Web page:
Shinhan Bank Cambodia Plc has introduced a slew of proactive measures to ensure its customers do not default on their loans during the Covid-19 outbreak that has shattered businesses.
The bank reached out to around 180 customers to adjust their loans and interest payment schedules to help reduce the financial stress on business operators.
“We decided to introduce [loan] restructuring for our customers even before the National Bank of Cambodia’s [NBC] announcement to do so. We are talking to all our customers and not restricting the financial restructuring to any particular sector.
“Most requests from customers are to postpone payment of the principal [amount] because that is usually a burden for customers.
“The most affected businesses are rentals and properties, and restaurants,” Shinhan Bank Cambodia’s president Lee Taekyung told The Post.
In early April, the NBC directed banking and financial institutions to implement loan restructuring exercises to relieve customers’ financial burden as their incomes suffered due to the closure of businesses or a slowdown in their operations.
The four main areas on which the NBC focused were tourism, garment manufacturing, construction and transport.
Shinhan Bank Cambodia is a subsidiary of Shinhan Bank, which is the largest bank in South Korea.
Established in 2007 in Phnom Penh, the bank has opened nine branches so far and plans to open three more this year.
According to Lee, 4.5 per cent of the bank’s borrowers – or around 180 clients – have faced some sort of financial hardship since the Covid-19 outbreak, and loans worth around $16 million have been affected.
“We have one product with high a interest rate, which is car loans. So we have waived a portion of the interest payment for six months, not postponed it. And after six months we will charge the normal interest [rate]. Payment of the principal is postponed,” he said
Shinhan Bank’s current outstanding loans stand at $364 million – with mortgages making up 40 per cent, while the personal loans ratio is 30 per cent, with commercial and other loans also amounting to 30 per cent.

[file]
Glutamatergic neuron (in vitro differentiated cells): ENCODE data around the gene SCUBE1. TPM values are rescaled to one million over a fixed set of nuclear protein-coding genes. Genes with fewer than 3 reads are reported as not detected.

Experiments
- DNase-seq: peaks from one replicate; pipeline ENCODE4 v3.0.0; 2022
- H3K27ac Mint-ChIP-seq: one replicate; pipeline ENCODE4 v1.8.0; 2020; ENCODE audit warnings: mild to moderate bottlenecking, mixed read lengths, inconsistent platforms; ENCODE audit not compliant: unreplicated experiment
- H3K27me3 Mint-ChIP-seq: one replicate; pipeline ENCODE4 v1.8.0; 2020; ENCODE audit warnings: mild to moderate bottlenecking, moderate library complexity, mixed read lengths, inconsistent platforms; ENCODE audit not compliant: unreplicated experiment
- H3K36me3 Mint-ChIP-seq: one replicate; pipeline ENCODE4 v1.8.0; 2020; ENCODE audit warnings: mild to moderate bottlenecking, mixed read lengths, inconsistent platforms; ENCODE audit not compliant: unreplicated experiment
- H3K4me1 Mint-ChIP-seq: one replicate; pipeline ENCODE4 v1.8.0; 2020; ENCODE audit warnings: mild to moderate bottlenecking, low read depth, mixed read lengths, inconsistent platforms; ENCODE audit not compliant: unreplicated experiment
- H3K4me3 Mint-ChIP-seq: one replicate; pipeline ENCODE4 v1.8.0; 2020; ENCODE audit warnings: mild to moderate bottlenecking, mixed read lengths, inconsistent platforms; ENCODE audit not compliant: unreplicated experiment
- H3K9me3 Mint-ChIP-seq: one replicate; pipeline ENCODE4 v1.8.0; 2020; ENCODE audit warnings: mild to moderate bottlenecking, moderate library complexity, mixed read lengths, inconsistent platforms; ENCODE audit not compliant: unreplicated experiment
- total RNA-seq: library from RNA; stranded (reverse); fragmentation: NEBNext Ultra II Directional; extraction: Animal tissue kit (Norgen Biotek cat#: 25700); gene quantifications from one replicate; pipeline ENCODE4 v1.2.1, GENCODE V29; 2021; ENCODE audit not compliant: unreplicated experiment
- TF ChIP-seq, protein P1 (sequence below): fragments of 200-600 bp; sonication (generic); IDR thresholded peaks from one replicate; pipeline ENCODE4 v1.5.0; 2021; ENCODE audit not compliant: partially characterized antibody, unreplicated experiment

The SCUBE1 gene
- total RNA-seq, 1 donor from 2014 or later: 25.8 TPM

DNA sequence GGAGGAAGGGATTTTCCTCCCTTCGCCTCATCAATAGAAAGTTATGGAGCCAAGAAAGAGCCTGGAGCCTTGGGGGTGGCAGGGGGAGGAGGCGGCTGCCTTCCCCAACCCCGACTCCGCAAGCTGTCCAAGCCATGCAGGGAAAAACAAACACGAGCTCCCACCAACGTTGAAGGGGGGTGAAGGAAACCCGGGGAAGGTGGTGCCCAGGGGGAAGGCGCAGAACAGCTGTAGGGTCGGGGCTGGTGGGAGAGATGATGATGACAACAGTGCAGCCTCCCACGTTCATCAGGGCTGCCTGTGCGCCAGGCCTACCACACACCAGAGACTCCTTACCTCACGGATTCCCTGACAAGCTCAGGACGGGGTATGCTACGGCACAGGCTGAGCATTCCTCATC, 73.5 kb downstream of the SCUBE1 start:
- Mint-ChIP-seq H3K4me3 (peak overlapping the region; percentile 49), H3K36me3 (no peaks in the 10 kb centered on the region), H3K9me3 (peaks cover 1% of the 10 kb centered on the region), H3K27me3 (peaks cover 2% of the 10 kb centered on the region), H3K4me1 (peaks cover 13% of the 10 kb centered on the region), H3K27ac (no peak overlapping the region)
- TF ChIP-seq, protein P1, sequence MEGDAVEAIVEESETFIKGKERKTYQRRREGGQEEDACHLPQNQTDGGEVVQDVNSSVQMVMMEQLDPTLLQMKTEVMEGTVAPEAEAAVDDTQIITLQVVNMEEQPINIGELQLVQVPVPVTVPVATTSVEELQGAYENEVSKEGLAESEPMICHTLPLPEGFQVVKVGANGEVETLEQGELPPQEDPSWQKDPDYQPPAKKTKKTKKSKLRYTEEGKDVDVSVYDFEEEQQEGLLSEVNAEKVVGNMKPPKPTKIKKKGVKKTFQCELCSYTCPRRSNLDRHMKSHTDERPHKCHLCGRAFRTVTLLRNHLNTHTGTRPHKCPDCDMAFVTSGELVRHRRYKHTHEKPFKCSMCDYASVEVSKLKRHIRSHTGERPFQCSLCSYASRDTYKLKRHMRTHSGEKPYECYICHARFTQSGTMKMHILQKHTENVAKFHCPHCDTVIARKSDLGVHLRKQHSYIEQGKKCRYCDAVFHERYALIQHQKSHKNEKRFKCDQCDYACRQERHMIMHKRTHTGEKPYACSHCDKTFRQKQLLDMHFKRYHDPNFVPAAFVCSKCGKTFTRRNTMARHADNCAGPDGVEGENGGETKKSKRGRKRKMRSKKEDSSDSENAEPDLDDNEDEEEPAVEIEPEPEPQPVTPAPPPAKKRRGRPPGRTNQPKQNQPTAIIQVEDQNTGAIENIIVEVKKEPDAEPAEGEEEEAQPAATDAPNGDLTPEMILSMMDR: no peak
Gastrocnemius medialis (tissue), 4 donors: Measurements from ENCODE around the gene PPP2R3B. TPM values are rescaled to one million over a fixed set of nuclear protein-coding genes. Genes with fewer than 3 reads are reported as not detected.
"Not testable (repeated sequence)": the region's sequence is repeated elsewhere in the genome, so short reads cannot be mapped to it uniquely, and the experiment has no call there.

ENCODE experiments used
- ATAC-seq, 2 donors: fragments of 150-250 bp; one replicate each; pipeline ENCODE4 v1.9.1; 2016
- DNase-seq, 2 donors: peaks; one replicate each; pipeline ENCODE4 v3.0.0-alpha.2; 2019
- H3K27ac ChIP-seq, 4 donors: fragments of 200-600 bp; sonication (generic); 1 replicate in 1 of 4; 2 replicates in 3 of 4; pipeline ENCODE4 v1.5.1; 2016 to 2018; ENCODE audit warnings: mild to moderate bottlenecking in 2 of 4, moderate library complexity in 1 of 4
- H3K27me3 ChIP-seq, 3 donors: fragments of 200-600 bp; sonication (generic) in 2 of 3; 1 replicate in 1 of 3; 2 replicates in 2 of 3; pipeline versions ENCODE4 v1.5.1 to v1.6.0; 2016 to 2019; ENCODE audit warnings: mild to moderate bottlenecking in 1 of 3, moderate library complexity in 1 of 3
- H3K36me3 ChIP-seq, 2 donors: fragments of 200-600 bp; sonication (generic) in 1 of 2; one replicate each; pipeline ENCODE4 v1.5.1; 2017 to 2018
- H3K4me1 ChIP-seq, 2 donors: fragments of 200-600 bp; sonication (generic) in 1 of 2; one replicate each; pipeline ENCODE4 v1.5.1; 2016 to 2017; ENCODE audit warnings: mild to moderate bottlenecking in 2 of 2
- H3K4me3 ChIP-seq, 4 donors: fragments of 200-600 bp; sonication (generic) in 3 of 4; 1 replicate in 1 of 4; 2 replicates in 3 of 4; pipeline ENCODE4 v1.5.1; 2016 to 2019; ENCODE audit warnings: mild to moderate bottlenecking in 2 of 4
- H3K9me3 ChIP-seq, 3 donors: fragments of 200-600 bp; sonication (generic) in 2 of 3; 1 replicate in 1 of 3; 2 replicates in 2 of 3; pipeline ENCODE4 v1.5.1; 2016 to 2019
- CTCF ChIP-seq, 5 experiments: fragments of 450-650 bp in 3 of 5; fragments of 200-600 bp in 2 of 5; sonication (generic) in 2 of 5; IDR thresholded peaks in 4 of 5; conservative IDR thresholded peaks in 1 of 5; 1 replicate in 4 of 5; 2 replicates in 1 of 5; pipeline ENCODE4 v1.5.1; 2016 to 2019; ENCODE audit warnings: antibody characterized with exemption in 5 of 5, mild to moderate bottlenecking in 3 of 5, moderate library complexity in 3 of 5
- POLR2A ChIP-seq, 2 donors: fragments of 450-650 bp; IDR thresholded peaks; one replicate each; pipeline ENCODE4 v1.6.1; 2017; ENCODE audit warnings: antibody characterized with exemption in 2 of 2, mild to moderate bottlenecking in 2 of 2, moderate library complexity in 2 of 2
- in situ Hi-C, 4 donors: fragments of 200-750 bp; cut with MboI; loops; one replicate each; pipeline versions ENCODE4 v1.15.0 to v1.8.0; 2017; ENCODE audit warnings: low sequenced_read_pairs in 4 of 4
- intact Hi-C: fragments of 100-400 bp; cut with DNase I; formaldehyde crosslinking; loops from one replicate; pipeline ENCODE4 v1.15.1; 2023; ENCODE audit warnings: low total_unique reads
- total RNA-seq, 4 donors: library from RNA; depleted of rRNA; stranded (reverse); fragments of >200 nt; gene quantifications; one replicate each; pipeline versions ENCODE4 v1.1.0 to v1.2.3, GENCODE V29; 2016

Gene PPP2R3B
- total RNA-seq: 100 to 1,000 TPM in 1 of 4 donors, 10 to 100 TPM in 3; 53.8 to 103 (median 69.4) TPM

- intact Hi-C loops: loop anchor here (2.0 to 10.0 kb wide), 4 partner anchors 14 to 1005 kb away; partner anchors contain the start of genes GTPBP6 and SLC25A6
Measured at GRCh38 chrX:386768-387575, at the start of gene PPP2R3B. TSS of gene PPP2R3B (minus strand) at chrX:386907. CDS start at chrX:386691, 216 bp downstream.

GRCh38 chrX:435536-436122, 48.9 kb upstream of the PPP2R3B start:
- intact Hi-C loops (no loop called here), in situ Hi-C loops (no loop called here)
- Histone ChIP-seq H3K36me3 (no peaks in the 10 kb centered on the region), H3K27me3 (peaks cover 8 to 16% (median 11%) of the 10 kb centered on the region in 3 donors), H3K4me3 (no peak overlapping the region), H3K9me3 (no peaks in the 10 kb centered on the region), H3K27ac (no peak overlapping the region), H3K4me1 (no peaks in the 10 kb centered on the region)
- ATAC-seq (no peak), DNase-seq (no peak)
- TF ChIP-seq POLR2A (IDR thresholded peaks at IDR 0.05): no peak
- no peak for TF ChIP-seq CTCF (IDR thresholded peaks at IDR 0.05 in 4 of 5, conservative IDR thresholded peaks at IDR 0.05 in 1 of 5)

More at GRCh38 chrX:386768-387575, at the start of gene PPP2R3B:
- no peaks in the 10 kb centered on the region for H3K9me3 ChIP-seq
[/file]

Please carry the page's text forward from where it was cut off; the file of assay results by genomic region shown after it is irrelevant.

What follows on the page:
Lee is confident the bank’s non-performing loans (NPL) will not spike due to the quick financial restructuring exercises taken by the bank to maintain financial stability.
“Our customers are strong. I don’t think NPL will go up much because we are providing them relief, helping restructure their loans so they can come out of their hardship during this period.
“By strengthening our risk management team and diversifying our loan products, we were able to manage our NPL ratio to 0.6 per cent as of May this year.
“We maintain a relatively stable NPL ratio through thorough management and strong organisation, and we will keep maintaining loan stability through the maintenance of the loan management process and the expansion of the loan review department,” Lee said.
In addition, Shinhan Bank has introduced another financial package – “Covid-19 Business Financial Recovery” – to help business owners affected by the pandemic by offering favourable interest rates and a one-year grace period to ease their instalments plan, with long term tenures with a maximum period of 10 years.
“Covid-19 support loans and loan restructuring will play an important role easing customers’ payment difficulties to give those suffering in these testing times a good chance to survive and recover in the future,” Lee said.
Shinhan Bank offers a range of microloans such as personal loans, car loans and employee unsecured loans, as well as mortgages.
It also plans to introduce market loans – credit provided to local vendors using their market stall as collateral.
“All loans are provided to customers with very favourable and competitive offers in order to increase living standards and the success of people’s businesses,” Lee said.